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Periods – what do we know and are we comfortable talking about them?

‘Not a chance would I speak to my coach about my period…you just have to get on with it’

Following this passing comment from a female athlete, it initiated thoughts about how we support female athletes if we don’t talk about and consider the menstrual cycle in relation to sports performance. There is increasing opportunity for females to compete in sport

with a 50% split at the upcoming Tokyo 2020 Olympics; yet, currently it is not intuitive to talk about the menstrual cycle ‒it rarely forms part of performance conversations. We don’t openly talk about it and females can be secretive about menstruating or ‘being on their period’ as demonstrated in the honest conversation released by Jazmin Sawyers.

The menstrual cycle is a physiological cycle in which hormones fluctuate and cause very different symptoms between individuals, but despite potentially impacting a number of physiological and psychological constructs, an open environment is yet to be established in which the menstrual cycle is considered alongside other physiological determinants within sports performance. This lack of consideration may be attributed to a variety of factors, not least the athlete’s individual experiences of their menstrual cycle and their comfort in having conversations on this topic with members of their support network. Therefore, this created two purposes of our current study: firstly, to speak to elite female athletes to gain an understanding of experiences of their menstrual cycle, with a specific focus upon the impact it has on training and competition performance, and secondly to understand the openness of conversation relating to the menstrual cycle with coaching and support staff.

As a research assistant for the Welsh institute of performance science working with Sport Wales Institute and Lattice, I have started speaking to female athletes about their menstrual cycle. The athletes are all elite from varying sports (weightlifting, athletics, cycling, gymnastics, climbing). Questions are guided around symptoms experienced, the athletes’ perceived impact on training and competition alongside identifying if athletes have ever received information about the menstrual cycle in relation to sports performance and comfort of having conversations about this topic with myself, peers, coaches and support staff. We are hoping this information will start to inform sports science practitioners and coaches to guide future support for female athletes pertaining to their menstrual cycle. To date, conversations have highlighted the disparity in symptoms, physically, mentally and emotionally, that are experienced by females. The impact on training has so far been insightful, ranging from no impact, to physically unable to train, psychologically feeling less motivated, more anxious/agitated along with decreased coordination. Subtleties between sports revealed different impact at competition; for weightlifting the menstrual cycle had an impact on making weight (increasing stress for some of the female athletes), wearing a leotard in gymnastics or being halfway up a mountain climbing and managing bleeding in this environment. Previous experiences have underpinned openness to conversation and wanting to avoid any awkward conversation they have previously encountered in the future. Out of all female athletes I have spoken to so far, none have previously received information on how the menstrual cycle could impact training and competition. It appears females ‘just manage’ and talk to peers to discuss similarities or differences and how each other cope in sport.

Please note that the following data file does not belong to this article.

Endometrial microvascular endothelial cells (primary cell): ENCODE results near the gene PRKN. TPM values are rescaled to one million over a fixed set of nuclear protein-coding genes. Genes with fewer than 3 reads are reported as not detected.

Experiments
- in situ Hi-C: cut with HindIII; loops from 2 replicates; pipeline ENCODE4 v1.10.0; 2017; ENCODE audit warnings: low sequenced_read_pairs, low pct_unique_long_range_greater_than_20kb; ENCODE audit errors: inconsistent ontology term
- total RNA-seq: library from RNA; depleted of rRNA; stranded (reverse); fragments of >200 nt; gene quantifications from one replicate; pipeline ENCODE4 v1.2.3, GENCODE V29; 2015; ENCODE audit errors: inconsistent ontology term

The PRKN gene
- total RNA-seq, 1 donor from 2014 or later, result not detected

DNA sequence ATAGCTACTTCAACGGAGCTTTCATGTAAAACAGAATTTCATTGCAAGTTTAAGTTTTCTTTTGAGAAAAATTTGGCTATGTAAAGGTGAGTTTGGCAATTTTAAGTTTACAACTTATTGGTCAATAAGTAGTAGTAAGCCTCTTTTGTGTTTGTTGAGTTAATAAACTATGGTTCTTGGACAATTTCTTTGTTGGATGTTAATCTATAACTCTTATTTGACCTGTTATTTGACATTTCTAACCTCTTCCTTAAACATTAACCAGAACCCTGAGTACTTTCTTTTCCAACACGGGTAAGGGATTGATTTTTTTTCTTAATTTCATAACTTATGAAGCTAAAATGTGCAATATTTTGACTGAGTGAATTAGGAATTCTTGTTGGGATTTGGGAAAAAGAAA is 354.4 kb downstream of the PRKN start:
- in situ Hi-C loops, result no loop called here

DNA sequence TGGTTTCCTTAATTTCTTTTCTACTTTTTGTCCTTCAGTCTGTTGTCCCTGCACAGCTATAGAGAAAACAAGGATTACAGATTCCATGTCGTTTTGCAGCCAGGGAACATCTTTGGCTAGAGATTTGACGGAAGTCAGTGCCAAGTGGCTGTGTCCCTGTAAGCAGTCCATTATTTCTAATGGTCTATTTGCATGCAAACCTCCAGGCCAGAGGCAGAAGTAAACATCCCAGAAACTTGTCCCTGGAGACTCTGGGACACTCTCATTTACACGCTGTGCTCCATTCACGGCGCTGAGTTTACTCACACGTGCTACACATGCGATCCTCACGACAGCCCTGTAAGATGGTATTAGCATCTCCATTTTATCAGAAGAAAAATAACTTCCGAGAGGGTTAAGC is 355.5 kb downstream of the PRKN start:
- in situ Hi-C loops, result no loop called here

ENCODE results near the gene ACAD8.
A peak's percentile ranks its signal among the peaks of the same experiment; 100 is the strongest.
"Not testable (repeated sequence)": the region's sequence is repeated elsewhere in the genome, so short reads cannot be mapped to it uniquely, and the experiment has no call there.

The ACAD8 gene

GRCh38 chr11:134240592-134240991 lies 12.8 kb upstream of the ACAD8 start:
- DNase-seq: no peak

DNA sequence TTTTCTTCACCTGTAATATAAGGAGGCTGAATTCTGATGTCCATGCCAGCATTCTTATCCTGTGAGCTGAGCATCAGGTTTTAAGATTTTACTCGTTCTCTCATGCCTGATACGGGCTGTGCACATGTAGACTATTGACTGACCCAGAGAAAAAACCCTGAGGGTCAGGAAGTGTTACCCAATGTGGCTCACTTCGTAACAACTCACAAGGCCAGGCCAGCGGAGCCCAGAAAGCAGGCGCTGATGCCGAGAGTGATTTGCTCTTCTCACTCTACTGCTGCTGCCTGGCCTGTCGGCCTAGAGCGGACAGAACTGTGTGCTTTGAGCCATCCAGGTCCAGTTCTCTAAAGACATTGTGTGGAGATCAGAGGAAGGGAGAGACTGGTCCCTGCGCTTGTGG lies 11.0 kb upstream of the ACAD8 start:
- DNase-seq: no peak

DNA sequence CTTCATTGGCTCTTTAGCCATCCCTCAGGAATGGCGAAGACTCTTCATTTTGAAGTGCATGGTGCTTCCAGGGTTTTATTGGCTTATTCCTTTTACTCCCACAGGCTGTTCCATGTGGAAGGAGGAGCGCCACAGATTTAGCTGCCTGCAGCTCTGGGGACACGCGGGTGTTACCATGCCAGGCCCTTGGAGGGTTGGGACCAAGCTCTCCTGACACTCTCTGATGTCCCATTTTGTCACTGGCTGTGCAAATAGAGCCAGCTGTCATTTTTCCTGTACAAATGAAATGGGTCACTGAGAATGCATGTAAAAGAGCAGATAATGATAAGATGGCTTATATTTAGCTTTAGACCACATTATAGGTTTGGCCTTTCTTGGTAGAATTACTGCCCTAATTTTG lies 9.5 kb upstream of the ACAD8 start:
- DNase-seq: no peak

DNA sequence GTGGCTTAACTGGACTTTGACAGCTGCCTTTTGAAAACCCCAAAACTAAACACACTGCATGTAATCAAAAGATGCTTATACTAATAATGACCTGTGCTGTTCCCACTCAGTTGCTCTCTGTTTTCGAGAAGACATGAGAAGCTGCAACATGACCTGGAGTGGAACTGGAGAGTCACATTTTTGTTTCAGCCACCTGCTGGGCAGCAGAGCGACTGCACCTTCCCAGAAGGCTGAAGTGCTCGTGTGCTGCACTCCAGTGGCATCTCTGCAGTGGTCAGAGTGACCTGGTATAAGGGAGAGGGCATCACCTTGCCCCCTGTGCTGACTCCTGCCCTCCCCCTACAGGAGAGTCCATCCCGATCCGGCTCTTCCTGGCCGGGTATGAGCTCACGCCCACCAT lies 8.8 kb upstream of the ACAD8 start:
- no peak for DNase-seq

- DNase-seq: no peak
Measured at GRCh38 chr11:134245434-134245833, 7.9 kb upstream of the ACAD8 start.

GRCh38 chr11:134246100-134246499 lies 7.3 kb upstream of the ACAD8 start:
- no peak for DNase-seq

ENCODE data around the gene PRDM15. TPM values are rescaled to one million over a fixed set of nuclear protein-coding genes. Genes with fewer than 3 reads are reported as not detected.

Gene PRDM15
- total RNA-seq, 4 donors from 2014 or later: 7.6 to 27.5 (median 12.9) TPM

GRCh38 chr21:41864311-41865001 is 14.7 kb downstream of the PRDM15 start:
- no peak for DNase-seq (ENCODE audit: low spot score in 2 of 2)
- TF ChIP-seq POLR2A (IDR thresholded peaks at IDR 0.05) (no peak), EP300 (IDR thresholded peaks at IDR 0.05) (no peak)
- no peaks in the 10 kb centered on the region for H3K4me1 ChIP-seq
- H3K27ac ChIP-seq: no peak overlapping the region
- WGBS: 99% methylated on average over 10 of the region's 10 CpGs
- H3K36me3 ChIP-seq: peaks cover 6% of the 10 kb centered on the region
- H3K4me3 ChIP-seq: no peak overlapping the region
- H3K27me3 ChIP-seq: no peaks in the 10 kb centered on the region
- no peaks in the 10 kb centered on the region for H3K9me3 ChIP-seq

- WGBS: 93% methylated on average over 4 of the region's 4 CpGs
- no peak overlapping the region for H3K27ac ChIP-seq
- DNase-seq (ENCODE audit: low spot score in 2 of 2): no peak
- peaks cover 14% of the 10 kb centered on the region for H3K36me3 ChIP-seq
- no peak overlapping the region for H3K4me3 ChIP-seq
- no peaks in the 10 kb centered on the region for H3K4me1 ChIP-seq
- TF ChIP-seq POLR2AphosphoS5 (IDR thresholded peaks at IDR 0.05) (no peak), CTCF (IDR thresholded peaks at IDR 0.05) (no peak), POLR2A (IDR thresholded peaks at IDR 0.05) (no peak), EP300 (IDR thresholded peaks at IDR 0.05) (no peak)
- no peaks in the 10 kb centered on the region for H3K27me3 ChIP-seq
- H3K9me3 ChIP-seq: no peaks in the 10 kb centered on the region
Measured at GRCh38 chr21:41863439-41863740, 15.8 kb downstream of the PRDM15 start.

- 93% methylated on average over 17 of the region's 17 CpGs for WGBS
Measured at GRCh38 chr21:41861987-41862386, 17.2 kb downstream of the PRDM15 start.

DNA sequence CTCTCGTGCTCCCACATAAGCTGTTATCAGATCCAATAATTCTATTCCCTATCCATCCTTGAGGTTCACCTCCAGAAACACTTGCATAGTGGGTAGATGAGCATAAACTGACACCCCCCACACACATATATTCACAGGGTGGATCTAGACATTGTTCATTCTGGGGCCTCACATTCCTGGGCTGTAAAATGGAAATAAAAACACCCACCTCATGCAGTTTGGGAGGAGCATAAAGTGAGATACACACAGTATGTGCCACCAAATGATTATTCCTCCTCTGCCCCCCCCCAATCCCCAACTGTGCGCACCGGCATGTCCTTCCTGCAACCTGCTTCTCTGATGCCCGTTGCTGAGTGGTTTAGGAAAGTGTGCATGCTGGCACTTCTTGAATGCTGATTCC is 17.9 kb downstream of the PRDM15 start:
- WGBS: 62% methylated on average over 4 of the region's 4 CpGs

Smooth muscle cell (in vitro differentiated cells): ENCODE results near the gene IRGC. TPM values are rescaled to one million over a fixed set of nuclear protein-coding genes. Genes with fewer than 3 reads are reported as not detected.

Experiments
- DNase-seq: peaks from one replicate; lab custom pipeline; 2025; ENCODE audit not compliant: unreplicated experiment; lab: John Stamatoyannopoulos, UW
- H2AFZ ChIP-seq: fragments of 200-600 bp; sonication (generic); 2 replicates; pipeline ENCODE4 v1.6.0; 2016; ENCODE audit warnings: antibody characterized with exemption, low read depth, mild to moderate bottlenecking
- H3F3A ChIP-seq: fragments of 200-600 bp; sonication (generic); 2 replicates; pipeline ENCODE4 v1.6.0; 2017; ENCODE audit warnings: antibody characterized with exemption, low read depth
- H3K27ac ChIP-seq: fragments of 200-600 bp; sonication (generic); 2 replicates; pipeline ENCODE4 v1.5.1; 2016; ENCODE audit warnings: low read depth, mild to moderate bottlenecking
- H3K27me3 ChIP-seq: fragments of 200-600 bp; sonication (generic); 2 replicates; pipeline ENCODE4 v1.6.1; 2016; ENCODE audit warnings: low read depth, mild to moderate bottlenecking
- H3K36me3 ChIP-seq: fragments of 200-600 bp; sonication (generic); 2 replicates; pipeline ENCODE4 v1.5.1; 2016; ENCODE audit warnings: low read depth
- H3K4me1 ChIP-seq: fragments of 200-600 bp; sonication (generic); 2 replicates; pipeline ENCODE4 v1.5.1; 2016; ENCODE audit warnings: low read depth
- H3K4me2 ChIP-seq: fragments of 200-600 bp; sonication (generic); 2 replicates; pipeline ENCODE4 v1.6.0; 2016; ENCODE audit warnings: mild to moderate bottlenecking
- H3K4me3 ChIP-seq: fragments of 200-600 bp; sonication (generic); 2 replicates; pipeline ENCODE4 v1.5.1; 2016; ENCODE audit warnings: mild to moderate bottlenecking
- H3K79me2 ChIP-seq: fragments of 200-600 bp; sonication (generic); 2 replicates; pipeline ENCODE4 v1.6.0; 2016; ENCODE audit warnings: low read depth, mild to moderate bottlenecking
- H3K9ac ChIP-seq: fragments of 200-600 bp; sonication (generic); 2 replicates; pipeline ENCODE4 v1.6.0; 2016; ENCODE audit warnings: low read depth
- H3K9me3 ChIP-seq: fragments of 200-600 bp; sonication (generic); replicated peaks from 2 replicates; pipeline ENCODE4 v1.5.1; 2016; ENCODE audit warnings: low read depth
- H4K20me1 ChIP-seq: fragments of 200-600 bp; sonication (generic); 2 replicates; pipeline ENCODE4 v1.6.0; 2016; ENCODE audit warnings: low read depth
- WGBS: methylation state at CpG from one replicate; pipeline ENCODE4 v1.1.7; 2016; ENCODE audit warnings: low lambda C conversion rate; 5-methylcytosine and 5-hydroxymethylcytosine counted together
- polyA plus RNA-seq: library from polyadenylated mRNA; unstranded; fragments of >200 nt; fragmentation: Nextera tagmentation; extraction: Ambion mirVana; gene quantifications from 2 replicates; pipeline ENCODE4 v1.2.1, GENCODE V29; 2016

By starting and continuing to have conversations with female athletes, we can learn, increasing our knowledge and communication to incorporate it into the performance plan alongside any other biological function or component of performance that is normally discussed. This topic should not be seen or spoken as a ‘taboo’ and neither should assumptions from males regarding training and performance be applied to females. It is important to look objectively, understand that hormones are cycling, and how to help rather than stop or do nothing. Long term we are aiming to help female athletes understand their menstrual cycle, identify symptoms experienced and find solutions to ensure performance is optimum during any stage of the cycle.

An individualised approach, led by female athletes.

This blog was written by Dr Natalie Brown, who is a research assistant with Welsh Institute of Performance Science working in collaboration with Sport Wales. She completed her PhD in elite athlete preparations and recovery, specifically looking at ischaemic preconditioning following working with Welsh and British swimming as a performance scientist. Within her current role, she is working on ‘the female athlete’ both from a performance and health perspective – supporting conversations about the menstrual cycle is one of the projects that Natalie is leading.

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